Mindfulness is about being in the present-moment and can be practiced in many different forms. Asking all students to adhere to one specific mindfulness practice that may work well for you or even for most of the students in the class may be very harmful for the student whose traumatic experiences are triggered by flashbacks when forced to close their eyes. Similarly, being forced to sit in one particular position would be counterproductive for students who feel most relaxed when sitting on their knees rather than their butts.


For students who may have experienced/are experiencing trauma—students for whom the feeling of calm or awareness of their inner emotional world may be new and may be uncomfortable—teachers should:

  • Invite them to participate with the class and make explicitly clear that they can also quietly observe without participating as the class engages with mindfulness

  • Invite them to participate with the class and provide an alternative silent activity should they decline to participate

  • Provide additional reminders that they can keep their eyes open if they feel any discomfort

  • Include whole-class mindfulness practices that are better suited for traumatized children, such as mindful mazes and other visually- and movement-based mindfulness practices

  • Acknowledge and celebrate any attempt at mindfulness, no matter how small

Mindfulness emphasizes the reduction of attaching negative judgments to our thoughts and emotions and moving toward experiencing them for what they are without immediately attempting to change them.

Trauma Responsive Mindfulness


Refer to our Mindfulness for All: A Focus on Educators resource for more details. 

Develop Your Practice
Introduce It To Students


Developing mindfulness among your students, like any other skill, takes time, practice, and space for them to make errors, so be gentle towards yourself and your students. Here are some important considerations to keep in mind as you prepare to introduce mindfulness to your students.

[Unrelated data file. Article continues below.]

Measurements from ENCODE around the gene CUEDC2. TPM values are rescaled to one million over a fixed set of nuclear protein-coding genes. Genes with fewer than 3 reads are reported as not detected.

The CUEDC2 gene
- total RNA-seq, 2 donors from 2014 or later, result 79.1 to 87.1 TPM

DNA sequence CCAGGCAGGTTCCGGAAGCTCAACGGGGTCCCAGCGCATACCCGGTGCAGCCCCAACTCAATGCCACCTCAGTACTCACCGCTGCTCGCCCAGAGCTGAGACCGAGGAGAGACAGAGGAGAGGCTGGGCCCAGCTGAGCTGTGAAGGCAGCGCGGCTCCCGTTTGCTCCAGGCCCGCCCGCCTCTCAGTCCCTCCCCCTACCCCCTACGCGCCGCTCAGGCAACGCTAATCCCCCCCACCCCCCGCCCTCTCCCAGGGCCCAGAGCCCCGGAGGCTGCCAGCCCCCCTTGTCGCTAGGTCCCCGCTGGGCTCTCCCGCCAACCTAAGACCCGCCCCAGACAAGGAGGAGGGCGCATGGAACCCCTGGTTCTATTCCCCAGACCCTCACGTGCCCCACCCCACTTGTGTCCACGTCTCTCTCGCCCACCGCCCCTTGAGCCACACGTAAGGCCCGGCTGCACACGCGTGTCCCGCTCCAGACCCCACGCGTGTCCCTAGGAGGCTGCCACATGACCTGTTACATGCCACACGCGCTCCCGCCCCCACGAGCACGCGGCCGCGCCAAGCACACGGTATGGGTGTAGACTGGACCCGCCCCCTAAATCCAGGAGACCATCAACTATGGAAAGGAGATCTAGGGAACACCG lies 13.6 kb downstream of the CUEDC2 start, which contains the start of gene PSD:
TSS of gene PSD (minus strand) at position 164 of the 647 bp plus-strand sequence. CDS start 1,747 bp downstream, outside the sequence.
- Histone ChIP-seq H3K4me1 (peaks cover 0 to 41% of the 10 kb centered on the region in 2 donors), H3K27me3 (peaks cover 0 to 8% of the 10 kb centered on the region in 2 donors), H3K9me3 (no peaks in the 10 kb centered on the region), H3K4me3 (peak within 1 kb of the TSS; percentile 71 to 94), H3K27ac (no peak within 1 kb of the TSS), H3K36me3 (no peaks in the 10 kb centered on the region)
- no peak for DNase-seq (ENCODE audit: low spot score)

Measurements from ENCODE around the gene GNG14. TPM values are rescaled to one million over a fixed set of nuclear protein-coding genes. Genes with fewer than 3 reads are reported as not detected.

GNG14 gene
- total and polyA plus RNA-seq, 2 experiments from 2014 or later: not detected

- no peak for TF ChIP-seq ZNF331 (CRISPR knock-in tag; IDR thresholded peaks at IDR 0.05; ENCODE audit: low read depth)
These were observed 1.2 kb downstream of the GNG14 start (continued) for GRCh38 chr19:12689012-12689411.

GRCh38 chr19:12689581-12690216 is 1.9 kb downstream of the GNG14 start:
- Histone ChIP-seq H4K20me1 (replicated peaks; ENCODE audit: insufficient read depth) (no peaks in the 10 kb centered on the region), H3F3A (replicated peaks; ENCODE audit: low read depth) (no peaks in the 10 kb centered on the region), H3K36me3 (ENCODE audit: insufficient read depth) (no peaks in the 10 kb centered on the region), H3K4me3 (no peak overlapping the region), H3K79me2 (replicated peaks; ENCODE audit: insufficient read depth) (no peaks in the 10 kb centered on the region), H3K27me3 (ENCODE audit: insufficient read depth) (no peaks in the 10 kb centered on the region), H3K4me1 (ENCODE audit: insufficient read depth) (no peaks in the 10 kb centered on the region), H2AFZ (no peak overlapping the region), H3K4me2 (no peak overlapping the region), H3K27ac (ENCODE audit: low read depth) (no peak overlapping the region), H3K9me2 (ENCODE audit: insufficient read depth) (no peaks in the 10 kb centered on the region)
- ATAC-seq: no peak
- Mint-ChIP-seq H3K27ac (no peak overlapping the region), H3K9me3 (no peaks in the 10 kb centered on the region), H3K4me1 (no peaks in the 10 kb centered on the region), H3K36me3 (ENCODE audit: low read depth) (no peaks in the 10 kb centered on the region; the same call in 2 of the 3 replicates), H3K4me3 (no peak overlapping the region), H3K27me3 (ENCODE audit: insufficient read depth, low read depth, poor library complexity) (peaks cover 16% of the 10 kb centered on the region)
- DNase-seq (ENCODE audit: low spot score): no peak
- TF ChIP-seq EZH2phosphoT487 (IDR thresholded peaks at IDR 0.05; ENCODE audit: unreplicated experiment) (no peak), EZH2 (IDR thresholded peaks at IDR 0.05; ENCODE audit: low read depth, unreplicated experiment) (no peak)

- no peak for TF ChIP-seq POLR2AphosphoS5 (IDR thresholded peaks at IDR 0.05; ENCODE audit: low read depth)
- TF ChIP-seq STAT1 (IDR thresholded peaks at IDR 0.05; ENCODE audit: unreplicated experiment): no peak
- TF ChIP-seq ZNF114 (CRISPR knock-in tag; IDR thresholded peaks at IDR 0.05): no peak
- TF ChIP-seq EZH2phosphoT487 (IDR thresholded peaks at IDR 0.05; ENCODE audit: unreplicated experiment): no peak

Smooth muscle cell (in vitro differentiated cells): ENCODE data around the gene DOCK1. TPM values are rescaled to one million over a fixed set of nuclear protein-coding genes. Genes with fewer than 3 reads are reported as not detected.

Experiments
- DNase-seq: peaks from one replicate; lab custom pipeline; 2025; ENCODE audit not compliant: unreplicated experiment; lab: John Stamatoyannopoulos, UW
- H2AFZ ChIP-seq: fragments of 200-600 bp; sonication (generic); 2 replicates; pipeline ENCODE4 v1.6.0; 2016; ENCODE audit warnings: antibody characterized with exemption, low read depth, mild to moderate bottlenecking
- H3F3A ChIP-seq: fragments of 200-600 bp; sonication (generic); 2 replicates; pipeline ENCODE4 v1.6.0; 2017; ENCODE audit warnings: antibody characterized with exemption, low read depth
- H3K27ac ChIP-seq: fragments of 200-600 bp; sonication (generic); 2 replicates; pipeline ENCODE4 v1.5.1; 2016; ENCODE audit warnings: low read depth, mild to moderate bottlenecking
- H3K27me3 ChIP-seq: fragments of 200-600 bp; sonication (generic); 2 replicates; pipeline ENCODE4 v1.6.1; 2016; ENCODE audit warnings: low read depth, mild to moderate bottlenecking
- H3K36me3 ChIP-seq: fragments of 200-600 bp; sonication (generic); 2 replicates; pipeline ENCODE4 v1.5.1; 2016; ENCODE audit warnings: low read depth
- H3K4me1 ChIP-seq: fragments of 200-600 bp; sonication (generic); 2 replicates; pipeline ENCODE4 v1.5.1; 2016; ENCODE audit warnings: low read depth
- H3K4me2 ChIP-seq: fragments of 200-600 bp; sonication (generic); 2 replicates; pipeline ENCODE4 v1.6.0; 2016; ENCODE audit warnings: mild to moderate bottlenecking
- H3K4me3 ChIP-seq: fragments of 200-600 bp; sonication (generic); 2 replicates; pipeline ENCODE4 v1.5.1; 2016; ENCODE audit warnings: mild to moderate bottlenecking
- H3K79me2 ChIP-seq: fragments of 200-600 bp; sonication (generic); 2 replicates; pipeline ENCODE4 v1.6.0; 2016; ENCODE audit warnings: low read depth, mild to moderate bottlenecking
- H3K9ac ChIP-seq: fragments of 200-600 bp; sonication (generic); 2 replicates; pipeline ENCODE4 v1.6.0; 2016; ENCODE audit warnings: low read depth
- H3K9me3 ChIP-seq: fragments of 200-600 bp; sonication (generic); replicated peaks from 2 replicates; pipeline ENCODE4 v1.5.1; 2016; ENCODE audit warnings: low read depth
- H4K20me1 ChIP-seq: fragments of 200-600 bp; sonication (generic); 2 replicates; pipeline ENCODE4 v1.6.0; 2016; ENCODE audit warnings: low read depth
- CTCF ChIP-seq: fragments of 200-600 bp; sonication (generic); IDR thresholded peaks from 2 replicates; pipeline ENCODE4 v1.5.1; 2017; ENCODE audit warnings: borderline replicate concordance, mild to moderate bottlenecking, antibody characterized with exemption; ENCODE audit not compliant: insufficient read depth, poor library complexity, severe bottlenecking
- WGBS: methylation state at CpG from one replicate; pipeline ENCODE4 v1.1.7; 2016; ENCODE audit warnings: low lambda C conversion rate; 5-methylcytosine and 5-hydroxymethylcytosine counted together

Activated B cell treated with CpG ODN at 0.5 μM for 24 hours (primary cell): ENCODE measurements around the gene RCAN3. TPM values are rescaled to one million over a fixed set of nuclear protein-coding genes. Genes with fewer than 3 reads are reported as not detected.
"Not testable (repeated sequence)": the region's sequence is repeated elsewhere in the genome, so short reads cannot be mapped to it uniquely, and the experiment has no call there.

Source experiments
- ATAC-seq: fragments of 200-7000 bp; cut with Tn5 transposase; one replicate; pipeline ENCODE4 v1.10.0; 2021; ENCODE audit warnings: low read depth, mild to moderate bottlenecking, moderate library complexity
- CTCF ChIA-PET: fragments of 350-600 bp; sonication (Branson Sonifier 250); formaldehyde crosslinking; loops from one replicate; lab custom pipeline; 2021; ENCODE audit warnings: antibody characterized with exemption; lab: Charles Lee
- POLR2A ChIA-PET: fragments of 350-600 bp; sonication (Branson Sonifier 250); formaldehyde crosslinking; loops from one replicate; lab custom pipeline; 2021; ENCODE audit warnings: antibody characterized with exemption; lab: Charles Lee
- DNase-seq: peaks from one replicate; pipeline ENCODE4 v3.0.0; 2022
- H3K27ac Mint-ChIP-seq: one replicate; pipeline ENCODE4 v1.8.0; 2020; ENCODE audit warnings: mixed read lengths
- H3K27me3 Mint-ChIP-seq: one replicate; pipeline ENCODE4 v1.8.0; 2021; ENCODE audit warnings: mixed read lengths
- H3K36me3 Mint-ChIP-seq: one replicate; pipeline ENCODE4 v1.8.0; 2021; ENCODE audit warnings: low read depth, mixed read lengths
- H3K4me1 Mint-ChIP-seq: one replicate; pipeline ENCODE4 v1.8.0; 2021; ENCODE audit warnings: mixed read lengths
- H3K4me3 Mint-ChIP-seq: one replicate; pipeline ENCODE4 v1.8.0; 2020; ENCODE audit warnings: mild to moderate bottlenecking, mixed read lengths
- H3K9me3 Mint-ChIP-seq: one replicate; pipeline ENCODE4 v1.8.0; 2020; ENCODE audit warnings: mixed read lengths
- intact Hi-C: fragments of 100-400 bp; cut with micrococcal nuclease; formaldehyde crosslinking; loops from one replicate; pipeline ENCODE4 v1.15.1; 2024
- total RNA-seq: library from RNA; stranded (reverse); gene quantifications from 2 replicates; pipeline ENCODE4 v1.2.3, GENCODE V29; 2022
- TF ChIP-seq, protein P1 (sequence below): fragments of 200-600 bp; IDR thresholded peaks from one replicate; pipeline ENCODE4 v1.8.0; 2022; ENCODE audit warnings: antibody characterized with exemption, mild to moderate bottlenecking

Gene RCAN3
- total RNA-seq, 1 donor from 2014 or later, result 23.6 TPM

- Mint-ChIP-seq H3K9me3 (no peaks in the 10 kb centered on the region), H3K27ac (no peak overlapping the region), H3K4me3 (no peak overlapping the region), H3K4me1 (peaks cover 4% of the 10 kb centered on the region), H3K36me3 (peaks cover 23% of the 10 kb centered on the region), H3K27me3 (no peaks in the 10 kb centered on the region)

We developed a set of lessons to introduce your students to mindfulness. Each lesson has a 5 minute and a 10 minute version. 

Lessons for grades K - 2nd

Lessons for grades 3rd to 5th

Lessons for grades 6th to 8th

Lessons for grades 9th to 12th 

Introduce mindfulness with less talking and more action

It is important that students of all ages begin to explore mindfulness through guided actions. Rather than explain mindful breathing, demonstrate for your students and have them repeat.

Never force students

The benefits of mindfulness are not meant to be forced upon anyone, and this is particularly true for students. If a student is not open to mindfulness the benefits will never be realized.

Keep a light-hearted perspective

Keeping your expectations reasonable and remembering that mindfulness is not about achievement will re-engage your commitment to mindfulness and your classroom when the tougher days come, and they will come…

Not every day is going to be amazing

Building the self-awareness and self-regulation skills most beneficial to students requires consistent practice. Be kind to your students and yourself by feeling happy with any amount of progress.

Use brief practices to keep students’ attention

It is common for teachers to feel as though they can barely keep their students’ attention with the typical teaching routine. Begin with brief practices (see list to links below), and add longer practices when ready.